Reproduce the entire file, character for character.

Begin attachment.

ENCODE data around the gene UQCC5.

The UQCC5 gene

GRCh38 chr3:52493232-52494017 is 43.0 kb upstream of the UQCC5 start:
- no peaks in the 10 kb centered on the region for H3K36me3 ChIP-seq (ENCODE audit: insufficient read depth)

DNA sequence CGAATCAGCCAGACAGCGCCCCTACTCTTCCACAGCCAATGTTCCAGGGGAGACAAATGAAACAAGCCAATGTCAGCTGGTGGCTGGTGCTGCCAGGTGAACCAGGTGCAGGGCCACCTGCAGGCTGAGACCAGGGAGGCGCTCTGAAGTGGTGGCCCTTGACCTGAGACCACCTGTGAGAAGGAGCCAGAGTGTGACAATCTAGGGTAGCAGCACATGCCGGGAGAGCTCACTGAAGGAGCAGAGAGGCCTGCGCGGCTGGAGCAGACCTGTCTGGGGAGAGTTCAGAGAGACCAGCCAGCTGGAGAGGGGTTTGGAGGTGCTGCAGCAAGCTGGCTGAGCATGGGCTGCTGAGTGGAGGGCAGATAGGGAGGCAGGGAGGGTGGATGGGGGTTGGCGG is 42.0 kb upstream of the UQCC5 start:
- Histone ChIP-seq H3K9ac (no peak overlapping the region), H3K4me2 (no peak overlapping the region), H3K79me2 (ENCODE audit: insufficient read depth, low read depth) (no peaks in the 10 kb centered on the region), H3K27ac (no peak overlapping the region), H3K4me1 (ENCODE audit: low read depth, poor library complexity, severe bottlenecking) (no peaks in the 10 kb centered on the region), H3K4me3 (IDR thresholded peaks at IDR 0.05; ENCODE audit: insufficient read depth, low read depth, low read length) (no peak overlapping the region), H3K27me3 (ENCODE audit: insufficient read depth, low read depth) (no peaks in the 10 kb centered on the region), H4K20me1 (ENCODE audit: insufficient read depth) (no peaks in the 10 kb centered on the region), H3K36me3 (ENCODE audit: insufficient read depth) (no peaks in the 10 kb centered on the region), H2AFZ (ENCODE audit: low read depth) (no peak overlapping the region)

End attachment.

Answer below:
ENCODE data around the gene UQCC5.

The UQCC5 gene

GRCh38 chr3:52493232-52494017 is 43.0 kb upstream of the UQCC5 start:
- no peaks in the 10 kb centered on the region for H3K36me3 ChIP-seq (ENCODE audit: insufficient read depth)

DNA sequence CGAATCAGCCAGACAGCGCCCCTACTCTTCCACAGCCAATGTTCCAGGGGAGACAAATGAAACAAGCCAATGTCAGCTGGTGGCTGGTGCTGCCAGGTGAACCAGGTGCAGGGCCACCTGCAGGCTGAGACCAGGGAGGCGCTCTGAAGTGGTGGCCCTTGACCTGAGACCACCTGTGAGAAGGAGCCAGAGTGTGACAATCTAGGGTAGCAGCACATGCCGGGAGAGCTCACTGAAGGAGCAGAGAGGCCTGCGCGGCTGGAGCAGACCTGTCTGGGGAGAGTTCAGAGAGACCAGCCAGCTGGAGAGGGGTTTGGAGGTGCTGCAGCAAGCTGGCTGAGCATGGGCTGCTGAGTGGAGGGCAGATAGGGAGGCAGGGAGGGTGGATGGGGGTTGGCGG is 42.0 kb upstream of the UQCC5 start:
- Histone ChIP-seq H3K9ac (no peak overlapping the region), H3K4me2 (no peak overlapping the region), H3K79me2 (ENCODE audit: insufficient read depth, low read depth) (no peaks in the 10 kb centered on the region), H3K27ac (no peak overlapping the region), H3K4me1 (ENCODE audit: low read depth, poor library complexity, severe bottlenecking) (no peaks in the 10 kb centered on the region), H3K4me3 (IDR thresholded peaks at IDR 0.05; ENCODE audit: insufficient read depth, low read depth, low read length) (no peak overlapping the region), H3K27me3 (ENCODE audit: insufficient read depth, low read depth) (no peaks in the 10 kb centered on the region), H4K20me1 (ENCODE audit: insufficient read depth) (no peaks in the 10 kb centered on the region), H3K36me3 (ENCODE audit: insufficient read depth) (no peaks in the 10 kb centered on the region), H2AFZ (ENCODE audit: low read depth) (no peak overlapping the region)